The General Insurance Council is mediating between non-life insurers and Irdai over the regulator’s suggested growth figures, which some companies feel are “hugely stretched targets”.
The Insurance Regulatory and Development Authority of India (Irdai) has circulated “tentative targets” for growth to all insurers to increase insurance penetration. This is the first time Irdai has prescribed premium growth guidelines for individual companies, a move that surprised the industry.
The regulator has suggested increasing the collective premium for non-life insurance companies
to Rs 11.73 trillion by FY27 from Rs 2.20 trillion as of FY22. For state-run general insurers, the target is raising it from Rs 75,000 crore to Rs 2.29 trillion during the period, while for standalone health insurers, the suggested increase in premium is to Rs 1.51 trillion from around Rs 20,000 crore.
“The General Insurance Council is continuing its mediation works between the Irdai and general insurance companies on suggestive growth figures,” V Jagannathan, chairman, Star Health and Allied Insurance, said.
After the discussions there could be some “revised figures”. “Or if the regulator tells us we have to follow whatever figures it has given, we will follow. Ultimately, whatever decision Irdai takes, we are okay with it,” he said. Jagannathan said it is possible for Star Health and Allied Insurance to achieve the suggested growth figures.
A top executive at a major general insurance company, however, said on condition of anonymity, that the growth figures are “hugely stretched targets”.
“We will have to see how to keep other quality parameters in mind while pursuing such aggressive growth targets. Of course, as an insurer we will always want to balance the two. It cannot be one at the cost of the other. And I am sure the regulator will understand that,” the executive said.
General insurers said it is an exciting time for the industry as the regulator has initiated many simplification and consolidation activities. However, some subjects need discussion.
Accoding to industry insiders, higher business growth for every company will ensure higher penetration, but future growth will depend on several factors. Whether the insurance companies can achieve Irdai’s suggested growth figures would depend on factors such as underlying demand for insurance cover, macroeconomic growth and inflation going ahead, they said.
In a recent report, CareEdge said after over 20% growth in the first three months of the current financial year, the non-life insurance industry has moderated, reporting 16% growth in July to reach Rs 23,392.4 crore compared to Rs 20,157.3 crore in July 2021. In the year-to-date period, the industry reported a growth rate of 20.8%, compared to 15.2% for the same period last year. This growth has continued to be driven by health (especially the group segment), motor, and crop insurance (which reversed the drop witnessed last year for the same period).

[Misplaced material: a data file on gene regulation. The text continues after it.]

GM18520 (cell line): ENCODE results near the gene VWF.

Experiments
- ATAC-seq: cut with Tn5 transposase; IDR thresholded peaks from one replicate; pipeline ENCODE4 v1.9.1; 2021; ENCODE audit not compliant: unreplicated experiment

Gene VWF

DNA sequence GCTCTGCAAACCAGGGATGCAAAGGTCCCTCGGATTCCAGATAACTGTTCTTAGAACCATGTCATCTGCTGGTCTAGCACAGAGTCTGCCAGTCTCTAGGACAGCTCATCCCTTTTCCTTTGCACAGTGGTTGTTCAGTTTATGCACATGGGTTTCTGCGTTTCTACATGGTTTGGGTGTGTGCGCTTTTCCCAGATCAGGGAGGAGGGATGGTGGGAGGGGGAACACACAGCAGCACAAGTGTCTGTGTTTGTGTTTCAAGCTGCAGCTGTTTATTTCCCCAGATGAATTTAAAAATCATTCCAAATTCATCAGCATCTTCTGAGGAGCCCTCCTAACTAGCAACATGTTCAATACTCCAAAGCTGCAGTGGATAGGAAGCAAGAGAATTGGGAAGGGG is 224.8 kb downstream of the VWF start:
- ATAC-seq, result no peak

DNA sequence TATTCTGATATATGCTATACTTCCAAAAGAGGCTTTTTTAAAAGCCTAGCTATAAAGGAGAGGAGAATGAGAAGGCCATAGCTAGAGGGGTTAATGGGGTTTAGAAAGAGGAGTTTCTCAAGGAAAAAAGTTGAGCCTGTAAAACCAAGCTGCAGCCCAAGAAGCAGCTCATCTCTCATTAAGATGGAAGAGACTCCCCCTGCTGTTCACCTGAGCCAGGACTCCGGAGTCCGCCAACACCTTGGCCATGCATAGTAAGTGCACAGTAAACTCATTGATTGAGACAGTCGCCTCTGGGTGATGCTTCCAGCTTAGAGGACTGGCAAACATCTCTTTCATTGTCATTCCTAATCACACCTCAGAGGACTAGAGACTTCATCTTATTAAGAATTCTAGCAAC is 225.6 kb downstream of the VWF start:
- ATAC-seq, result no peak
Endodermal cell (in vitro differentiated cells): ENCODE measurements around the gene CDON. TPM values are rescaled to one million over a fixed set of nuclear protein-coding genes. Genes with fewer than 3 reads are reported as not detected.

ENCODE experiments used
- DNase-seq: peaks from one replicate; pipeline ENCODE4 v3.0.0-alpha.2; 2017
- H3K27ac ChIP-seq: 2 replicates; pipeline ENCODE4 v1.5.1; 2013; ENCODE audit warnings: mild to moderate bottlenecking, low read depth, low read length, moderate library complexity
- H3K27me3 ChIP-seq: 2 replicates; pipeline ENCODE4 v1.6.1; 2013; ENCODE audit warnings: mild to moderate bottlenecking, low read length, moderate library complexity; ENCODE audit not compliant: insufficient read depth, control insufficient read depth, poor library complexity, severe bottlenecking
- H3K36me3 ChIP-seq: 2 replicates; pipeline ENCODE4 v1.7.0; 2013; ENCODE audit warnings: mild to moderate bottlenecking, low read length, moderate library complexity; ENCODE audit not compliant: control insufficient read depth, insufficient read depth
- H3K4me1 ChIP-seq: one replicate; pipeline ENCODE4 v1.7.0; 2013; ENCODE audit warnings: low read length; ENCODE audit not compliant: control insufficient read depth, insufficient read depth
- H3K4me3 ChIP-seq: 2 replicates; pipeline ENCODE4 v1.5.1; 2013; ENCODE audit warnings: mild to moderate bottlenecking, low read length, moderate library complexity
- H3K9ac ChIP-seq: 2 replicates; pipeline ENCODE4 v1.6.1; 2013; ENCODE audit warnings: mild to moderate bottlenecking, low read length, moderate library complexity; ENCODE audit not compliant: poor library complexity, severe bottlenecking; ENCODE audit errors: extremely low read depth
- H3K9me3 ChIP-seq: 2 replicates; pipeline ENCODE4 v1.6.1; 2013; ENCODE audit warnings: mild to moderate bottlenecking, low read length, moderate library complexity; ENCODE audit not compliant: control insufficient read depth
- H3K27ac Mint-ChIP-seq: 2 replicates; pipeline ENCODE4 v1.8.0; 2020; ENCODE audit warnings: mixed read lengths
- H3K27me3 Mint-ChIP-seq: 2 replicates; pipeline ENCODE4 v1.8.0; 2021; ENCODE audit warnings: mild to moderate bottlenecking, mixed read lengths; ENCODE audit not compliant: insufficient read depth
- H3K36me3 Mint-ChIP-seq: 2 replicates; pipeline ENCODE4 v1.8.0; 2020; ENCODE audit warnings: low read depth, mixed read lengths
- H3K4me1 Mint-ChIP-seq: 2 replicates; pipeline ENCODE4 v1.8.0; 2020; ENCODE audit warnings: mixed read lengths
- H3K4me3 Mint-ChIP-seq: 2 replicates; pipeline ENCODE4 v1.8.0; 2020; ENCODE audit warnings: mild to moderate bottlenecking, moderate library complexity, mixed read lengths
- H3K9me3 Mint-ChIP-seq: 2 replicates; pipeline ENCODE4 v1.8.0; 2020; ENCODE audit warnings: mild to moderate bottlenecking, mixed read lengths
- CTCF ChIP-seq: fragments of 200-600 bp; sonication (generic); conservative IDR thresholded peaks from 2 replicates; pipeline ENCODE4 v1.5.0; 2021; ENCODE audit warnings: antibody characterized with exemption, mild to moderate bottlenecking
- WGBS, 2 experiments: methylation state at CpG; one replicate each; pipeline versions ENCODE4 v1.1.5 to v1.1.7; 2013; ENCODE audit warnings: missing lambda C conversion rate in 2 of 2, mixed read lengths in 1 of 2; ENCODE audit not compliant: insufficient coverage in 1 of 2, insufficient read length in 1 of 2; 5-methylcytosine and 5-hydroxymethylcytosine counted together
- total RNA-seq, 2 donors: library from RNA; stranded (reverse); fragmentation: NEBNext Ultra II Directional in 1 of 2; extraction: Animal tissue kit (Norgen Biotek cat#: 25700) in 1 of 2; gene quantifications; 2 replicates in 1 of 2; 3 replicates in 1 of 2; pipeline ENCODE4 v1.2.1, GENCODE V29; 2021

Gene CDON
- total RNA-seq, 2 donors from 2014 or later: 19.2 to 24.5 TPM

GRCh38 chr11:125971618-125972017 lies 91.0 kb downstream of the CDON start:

“Health insurance premium has been the primary lever of the non-life insurance industry since the commencement of the Covid-19 pandemic. This has resulted in the segment increasing its market share from 32.8% for YTD FY21 to 38.3% for YTDFY23. The health segment has grown by 21.9% for year-to-date FY23, which is lower than the growth of 33.4% witnessed for the same period in FY22,” CareEdge said in its report dated August 19.
The motor insurance
segment has grown faster than health for the first four months of FY23, clocking a growth rate of 22.9% and reaching Rs 21,884.5 crore. “This growth rate is significantly better than last year’s 4.8%. In year-to-date FY23, Motor OD grew by 23% (vs. 8.6% for the same period last year) and Motor TP rose by 22.8% (vs. 2.8% for the same period last year). For July 2022, Motor OD and Motor TP premiums grew by 7.8% and 15.4%, respectively. The growth can be attributed to a low base of last year and an increase in Motor TP tariffs,” the report said.
According to Fada, the automobile industry’s domestic sales dropped by 7.8% y-o-y this July. If two-wheelers sales are excluded, vehicle sales would have eked out a marginal 0.4% increase in July. Generally, July is considered a lean month prior to the beginning of the festival season in August. However, concerns regarding inflation and supply chain constraints due to the ongoing geopolitical tensions continue to persist.
Crop insurance premiums increased by Rs 635.8 crore for the first four months of FY23, rising 14.8% against a 12.4% decline for the same period last year. The increase could be attributed to the fact that the deadline for insuring kharif crops was till July-end. Private insurers have increased their participation, while Agriculture Insurance Company of India reported a drop for the period under review.
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